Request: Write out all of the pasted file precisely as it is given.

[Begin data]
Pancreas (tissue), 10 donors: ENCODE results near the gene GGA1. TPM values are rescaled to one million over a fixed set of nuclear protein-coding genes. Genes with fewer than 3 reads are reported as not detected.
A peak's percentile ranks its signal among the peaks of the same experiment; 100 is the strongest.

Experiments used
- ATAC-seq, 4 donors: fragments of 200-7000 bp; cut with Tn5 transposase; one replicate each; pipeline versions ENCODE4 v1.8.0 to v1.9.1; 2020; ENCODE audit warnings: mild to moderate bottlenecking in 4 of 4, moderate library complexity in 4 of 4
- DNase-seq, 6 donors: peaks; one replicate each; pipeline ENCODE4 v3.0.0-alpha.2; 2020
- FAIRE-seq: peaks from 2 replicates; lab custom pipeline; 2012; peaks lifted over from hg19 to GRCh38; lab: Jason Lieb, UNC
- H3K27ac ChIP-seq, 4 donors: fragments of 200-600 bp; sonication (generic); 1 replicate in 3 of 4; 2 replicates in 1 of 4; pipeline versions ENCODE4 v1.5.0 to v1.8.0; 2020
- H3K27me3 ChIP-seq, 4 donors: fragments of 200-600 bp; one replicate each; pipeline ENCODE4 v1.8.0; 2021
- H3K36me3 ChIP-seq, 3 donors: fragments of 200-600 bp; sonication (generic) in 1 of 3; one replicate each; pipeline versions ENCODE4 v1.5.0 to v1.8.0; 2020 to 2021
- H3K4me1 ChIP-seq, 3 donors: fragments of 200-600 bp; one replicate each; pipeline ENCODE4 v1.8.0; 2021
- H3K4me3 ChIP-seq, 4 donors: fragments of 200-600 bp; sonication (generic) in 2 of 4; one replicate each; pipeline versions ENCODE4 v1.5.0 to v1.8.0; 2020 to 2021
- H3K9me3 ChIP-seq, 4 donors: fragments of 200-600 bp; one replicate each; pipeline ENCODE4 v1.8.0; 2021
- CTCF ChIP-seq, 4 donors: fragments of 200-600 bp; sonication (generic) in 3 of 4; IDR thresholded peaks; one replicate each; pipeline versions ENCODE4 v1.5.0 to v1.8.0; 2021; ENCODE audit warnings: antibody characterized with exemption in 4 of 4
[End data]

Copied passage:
Pancreas (tissue), 10 donors: ENCODE results near the gene GGA1. TPM values are rescaled to one million over a fixed set of nuclear protein-coding genes. Genes with fewer than 3 reads are reported as not detected.
A peak's percentile ranks its signal among the peaks of the same experiment; 100 is the strongest.

Experiments used
- ATAC-seq, 4 donors: fragments of 200-7000 bp; cut with Tn5 transposase; one replicate each; pipeline versions ENCODE4 v1.8.0 to v1.9.1; 2020; ENCODE audit warnings: mild to moderate bottlenecking in 4 of 4, moderate library complexity in 4 of 4
- DNase-seq, 6 donors: peaks; one replicate each; pipeline ENCODE4 v3.0.0-alpha.2; 2020
- FAIRE-seq: peaks from 2 replicates; lab custom pipeline; 2012; peaks lifted over from hg19 to GRCh38; lab: Jason Lieb, UNC
- H3K27ac ChIP-seq, 4 donors: fragments of 200-600 bp; sonication (generic); 1 replicate in 3 of 4; 2 replicates in 1 of 4; pipeline versions ENCODE4 v1.5.0 to v1.8.0; 2020
- H3K27me3 ChIP-seq, 4 donors: fragments of 200-600 bp; one replicate each; pipeline ENCODE4 v1.8.0; 2021
- H3K36me3 ChIP-seq, 3 donors: fragments of 200-600 bp; sonication (generic) in 1 of 3; one replicate each; pipeline versions ENCODE4 v1.5.0 to v1.8.0; 2020 to 2021
- H3K4me1 ChIP-seq, 3 donors: fragments of 200-600 bp; one replicate each; pipeline ENCODE4 v1.8.0; 2021
- H3K4me3 ChIP-seq, 4 donors: fragments of 200-600 bp; sonication (generic) in 2 of 4; one replicate each; pipeline versions ENCODE4 v1.5.0 to v1.8.0; 2020 to 2021
- H3K9me3 ChIP-seq, 4 donors: fragments of 200-600 bp; one replicate each; pipeline ENCODE4 v1.8.0; 2021
- CTCF ChIP-seq, 4 donors: fragments of 200-600 bp; sonication (generic) in 3 of 4; IDR thresholded peaks; one replicate each; pipeline versions ENCODE4 v1.5.0 to v1.8.0; 2021; ENCODE audit warnings: antibody characterized with exemption in 4 of 4